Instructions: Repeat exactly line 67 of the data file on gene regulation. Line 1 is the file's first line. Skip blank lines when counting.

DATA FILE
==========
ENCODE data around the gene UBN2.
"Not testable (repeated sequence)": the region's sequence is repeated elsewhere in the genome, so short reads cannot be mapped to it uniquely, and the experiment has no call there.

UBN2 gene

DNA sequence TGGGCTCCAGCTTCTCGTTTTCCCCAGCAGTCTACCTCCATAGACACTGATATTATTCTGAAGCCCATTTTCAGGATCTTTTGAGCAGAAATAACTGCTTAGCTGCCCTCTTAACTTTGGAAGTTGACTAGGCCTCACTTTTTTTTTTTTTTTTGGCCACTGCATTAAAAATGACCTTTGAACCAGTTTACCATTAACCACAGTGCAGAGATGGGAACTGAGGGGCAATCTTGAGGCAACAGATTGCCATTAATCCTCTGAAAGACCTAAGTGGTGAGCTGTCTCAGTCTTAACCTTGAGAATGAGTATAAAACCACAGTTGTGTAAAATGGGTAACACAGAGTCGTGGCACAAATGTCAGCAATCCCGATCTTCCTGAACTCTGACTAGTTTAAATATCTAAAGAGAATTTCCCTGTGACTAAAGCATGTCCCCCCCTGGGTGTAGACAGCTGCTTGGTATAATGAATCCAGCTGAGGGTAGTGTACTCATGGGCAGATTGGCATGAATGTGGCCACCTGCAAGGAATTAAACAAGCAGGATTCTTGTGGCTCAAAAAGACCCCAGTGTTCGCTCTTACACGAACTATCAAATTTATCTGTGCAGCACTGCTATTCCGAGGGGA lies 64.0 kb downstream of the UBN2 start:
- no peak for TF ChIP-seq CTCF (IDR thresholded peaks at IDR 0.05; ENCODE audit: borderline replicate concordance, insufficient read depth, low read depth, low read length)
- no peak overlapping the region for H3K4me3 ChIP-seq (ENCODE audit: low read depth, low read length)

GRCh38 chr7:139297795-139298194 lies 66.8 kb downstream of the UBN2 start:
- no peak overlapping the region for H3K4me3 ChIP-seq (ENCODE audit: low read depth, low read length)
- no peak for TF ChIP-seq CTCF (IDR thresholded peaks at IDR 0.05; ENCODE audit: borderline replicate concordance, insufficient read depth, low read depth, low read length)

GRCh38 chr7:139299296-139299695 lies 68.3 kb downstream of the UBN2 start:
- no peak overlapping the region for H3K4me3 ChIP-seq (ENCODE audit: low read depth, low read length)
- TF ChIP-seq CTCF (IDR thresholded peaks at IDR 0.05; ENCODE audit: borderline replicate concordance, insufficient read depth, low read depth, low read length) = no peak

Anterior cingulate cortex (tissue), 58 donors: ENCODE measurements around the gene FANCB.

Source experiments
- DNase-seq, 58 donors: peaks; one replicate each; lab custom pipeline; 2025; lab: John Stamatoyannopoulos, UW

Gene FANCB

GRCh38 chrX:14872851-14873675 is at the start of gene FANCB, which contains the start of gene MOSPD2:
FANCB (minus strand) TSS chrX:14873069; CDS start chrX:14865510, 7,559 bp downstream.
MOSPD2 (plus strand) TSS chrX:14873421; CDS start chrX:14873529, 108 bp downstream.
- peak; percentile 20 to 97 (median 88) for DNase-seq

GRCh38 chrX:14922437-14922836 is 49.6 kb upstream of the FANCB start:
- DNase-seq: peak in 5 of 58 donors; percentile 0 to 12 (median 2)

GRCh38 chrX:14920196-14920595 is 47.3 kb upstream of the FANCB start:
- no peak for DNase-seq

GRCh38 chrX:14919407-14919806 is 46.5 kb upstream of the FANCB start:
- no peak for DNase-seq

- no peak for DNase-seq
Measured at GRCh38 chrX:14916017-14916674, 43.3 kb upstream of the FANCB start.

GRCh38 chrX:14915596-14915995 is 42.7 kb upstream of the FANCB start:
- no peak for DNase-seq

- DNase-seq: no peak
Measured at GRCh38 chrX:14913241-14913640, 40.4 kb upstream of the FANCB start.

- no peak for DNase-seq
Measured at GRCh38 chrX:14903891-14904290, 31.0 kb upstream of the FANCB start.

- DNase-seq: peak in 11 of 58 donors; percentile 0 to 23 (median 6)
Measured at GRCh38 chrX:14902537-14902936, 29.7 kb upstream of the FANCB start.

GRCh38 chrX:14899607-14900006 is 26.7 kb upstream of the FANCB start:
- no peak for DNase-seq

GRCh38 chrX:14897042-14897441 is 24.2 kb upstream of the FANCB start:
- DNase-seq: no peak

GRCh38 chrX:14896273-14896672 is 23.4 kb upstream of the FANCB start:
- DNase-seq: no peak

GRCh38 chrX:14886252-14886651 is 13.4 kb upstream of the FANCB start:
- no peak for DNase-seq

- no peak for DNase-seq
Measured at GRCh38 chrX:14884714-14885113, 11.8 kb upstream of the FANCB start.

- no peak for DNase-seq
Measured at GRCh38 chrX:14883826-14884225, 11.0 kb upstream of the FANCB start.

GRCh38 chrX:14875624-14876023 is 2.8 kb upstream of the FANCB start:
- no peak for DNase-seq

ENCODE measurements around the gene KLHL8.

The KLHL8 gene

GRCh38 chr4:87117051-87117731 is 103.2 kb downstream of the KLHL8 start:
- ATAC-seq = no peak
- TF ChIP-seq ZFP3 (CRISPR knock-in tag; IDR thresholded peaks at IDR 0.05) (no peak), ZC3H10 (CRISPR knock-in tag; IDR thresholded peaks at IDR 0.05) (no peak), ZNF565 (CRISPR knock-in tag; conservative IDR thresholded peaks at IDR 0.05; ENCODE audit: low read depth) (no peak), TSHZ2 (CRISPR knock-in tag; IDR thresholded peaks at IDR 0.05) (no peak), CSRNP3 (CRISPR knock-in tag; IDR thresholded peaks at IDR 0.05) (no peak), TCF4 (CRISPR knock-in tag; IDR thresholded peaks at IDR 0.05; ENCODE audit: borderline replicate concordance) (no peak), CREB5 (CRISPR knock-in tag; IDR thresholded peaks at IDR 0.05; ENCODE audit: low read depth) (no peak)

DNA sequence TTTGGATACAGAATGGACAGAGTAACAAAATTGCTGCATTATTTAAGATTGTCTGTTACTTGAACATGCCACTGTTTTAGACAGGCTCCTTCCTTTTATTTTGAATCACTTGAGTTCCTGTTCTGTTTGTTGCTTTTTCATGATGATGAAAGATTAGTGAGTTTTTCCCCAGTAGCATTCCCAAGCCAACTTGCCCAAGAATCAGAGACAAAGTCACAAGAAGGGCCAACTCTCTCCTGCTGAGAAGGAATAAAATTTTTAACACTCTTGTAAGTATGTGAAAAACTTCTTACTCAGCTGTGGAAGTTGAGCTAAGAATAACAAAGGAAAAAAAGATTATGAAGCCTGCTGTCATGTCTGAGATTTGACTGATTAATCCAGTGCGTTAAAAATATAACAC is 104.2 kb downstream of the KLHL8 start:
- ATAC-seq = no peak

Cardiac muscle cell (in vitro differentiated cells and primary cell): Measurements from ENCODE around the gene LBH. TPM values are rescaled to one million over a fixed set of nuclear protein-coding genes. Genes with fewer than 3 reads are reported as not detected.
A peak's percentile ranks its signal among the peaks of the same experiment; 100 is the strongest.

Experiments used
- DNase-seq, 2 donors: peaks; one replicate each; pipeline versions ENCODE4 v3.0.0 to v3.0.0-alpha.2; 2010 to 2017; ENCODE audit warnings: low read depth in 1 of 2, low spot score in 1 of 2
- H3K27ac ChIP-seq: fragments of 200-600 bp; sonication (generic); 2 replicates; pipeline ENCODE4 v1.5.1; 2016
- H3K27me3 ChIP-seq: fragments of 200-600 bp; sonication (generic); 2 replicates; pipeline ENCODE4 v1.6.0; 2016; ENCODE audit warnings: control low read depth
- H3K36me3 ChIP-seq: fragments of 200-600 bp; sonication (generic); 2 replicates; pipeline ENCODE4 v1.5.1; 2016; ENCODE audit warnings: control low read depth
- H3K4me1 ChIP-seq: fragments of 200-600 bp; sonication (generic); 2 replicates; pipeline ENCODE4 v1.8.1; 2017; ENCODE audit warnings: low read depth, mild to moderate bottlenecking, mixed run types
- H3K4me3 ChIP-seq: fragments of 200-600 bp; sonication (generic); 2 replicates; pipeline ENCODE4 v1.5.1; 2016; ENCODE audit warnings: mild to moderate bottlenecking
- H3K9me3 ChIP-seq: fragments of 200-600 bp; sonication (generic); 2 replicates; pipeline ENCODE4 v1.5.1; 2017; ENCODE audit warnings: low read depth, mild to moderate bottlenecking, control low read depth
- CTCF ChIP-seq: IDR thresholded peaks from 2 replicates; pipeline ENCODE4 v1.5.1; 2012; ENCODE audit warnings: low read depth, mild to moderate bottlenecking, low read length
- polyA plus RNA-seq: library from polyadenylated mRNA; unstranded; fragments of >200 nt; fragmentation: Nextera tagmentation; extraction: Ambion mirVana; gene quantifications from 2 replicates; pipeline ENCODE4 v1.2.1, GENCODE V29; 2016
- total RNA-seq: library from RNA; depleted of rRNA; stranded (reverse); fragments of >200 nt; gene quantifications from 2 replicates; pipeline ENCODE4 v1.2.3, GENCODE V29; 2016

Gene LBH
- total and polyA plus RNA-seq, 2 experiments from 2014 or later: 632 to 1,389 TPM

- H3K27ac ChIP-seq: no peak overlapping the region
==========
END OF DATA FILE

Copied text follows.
- H3K9me3 ChIP-seq: fragments of 200-600 bp; sonication (generic); 2 replicates; pipeline ENCODE4 v1.5.1; 2017; ENCODE audit warnings: low read depth, mild to moderate bottlenecking, control low read depth